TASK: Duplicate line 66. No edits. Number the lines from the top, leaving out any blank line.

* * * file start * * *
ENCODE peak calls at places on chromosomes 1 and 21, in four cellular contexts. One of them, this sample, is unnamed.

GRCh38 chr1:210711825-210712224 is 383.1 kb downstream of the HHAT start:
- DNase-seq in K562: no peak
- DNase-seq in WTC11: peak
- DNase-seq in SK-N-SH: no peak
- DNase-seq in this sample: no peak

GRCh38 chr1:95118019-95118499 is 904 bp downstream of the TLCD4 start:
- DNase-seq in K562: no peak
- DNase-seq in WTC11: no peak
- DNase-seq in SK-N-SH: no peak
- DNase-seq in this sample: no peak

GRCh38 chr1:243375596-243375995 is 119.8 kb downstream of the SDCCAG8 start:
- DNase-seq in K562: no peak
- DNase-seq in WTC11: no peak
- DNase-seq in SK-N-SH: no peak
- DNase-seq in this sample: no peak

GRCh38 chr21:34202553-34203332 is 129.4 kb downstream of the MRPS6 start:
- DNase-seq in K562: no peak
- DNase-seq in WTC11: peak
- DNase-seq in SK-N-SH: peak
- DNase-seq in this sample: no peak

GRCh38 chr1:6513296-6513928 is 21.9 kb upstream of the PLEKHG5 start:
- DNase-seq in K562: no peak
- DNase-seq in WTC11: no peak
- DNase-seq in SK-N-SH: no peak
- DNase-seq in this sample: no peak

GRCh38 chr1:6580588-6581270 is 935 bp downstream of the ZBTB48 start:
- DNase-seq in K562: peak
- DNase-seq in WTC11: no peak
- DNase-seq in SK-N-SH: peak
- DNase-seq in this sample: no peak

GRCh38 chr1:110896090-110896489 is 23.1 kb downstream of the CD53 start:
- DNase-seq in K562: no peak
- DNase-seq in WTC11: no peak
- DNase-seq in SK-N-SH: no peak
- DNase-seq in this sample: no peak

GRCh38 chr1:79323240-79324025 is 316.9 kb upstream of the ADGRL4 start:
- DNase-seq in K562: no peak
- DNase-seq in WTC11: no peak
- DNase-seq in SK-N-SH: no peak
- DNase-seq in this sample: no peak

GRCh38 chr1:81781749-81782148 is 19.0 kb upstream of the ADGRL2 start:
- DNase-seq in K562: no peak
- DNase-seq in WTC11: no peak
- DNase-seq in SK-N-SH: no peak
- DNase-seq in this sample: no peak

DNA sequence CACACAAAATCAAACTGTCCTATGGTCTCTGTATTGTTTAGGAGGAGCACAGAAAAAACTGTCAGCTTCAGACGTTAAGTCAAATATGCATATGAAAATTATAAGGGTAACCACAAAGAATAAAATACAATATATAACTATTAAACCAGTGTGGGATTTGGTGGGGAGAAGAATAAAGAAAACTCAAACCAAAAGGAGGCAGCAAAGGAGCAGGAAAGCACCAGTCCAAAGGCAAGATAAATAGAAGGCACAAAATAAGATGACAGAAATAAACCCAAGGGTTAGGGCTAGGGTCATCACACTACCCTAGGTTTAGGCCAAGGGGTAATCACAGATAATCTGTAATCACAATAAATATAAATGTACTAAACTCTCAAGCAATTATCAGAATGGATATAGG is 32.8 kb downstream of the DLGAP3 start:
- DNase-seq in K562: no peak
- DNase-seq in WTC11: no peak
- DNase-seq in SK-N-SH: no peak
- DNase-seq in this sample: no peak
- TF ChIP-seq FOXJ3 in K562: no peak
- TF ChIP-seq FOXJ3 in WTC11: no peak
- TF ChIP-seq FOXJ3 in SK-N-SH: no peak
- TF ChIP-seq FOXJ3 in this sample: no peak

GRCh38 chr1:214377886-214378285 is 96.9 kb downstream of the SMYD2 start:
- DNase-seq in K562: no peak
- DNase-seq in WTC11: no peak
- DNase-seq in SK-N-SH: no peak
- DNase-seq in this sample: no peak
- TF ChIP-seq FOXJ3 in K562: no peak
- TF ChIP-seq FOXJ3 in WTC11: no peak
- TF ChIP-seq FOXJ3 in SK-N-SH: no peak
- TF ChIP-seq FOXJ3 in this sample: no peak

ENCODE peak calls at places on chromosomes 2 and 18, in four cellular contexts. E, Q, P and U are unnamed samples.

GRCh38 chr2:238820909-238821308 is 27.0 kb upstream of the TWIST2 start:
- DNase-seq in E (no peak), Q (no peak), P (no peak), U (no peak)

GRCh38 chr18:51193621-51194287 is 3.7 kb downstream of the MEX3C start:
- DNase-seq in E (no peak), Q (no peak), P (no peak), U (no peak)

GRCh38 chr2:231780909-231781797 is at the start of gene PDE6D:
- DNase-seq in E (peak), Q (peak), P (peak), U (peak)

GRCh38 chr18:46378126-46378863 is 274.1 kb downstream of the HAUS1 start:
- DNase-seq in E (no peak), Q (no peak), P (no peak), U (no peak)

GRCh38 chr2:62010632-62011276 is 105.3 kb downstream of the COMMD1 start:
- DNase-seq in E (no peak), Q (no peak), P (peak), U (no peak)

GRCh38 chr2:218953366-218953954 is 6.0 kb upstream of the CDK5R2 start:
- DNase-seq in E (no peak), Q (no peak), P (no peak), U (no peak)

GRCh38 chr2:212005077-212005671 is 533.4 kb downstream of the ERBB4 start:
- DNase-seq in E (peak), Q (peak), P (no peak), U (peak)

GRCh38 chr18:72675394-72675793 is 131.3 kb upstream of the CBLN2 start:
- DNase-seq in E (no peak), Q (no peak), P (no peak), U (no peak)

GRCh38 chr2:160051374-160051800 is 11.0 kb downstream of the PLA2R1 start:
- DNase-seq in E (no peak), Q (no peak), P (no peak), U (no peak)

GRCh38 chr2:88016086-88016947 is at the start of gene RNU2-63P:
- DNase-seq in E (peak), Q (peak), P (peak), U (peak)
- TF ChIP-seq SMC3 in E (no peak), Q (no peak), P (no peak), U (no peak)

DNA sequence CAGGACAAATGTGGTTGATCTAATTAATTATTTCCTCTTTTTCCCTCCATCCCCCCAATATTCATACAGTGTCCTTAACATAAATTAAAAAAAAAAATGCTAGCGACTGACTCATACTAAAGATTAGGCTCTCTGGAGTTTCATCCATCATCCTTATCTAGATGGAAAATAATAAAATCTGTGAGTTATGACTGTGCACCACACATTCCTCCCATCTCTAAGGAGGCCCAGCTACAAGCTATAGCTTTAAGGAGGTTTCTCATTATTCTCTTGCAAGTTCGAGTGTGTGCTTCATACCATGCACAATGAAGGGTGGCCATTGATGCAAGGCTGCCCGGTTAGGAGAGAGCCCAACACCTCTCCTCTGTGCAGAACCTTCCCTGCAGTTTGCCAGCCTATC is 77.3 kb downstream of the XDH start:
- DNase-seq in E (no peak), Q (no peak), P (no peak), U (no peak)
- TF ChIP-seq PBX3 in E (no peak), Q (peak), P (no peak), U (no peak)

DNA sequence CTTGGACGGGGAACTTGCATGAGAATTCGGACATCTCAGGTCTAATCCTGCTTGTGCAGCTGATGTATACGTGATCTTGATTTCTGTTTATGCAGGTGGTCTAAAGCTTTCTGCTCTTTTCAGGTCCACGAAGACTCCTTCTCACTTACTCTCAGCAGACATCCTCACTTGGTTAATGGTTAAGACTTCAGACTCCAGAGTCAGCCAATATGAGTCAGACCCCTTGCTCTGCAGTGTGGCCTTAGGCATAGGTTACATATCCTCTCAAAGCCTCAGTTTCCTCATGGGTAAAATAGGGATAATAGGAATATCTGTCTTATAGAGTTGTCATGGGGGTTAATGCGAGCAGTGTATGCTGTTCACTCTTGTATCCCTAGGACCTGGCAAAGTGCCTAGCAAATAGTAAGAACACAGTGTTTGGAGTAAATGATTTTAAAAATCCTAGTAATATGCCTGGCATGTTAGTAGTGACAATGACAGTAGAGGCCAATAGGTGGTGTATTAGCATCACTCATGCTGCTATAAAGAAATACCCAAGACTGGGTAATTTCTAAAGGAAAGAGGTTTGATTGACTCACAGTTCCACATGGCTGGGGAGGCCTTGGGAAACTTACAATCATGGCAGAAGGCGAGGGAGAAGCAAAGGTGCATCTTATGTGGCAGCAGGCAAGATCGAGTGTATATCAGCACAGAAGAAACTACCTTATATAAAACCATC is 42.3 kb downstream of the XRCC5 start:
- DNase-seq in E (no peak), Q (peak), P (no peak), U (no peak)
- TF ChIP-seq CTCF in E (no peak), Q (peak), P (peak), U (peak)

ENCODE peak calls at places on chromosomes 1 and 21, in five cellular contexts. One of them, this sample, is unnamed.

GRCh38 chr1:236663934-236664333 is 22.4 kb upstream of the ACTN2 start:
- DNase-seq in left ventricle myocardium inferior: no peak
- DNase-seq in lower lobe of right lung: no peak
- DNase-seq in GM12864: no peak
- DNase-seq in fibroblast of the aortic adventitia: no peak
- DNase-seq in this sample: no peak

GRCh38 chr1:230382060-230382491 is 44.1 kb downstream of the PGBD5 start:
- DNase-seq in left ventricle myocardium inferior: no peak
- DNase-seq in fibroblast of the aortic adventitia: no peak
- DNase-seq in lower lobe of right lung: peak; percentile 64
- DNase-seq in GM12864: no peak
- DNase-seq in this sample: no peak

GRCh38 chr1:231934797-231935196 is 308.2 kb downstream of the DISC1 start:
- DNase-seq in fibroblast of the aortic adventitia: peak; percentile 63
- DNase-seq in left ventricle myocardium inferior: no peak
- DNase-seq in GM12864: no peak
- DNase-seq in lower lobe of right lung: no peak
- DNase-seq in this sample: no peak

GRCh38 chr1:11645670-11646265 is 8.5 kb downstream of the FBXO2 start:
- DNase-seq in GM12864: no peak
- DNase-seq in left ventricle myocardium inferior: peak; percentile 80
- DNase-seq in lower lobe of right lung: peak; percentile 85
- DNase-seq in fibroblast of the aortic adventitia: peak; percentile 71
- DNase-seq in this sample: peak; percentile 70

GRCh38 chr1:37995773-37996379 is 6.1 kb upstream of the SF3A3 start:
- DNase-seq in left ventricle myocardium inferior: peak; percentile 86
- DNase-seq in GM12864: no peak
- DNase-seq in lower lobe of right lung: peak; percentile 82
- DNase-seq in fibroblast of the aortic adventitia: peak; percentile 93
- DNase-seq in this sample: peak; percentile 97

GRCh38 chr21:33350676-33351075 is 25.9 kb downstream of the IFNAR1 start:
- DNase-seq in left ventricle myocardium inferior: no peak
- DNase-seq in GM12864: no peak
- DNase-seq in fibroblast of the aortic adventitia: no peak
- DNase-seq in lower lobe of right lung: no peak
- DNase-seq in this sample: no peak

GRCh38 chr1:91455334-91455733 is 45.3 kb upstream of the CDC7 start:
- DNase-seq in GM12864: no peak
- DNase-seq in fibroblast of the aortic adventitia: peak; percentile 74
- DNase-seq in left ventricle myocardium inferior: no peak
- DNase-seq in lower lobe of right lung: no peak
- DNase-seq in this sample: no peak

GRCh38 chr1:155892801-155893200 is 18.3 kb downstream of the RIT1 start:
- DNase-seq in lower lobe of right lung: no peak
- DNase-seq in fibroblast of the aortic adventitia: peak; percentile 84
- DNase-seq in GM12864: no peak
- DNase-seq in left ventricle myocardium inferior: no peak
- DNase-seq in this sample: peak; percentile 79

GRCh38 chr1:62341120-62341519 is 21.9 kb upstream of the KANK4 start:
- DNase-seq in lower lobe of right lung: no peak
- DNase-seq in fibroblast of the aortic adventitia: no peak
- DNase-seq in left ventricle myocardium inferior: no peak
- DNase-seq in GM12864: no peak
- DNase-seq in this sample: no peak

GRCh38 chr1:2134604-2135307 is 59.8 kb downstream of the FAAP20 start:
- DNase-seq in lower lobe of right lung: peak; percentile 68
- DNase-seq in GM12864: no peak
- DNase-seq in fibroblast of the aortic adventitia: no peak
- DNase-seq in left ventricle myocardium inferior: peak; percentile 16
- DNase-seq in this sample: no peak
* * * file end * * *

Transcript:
GRCh38 chr2:238820909-238821308 is 27.0 kb upstream of the TWIST2 start: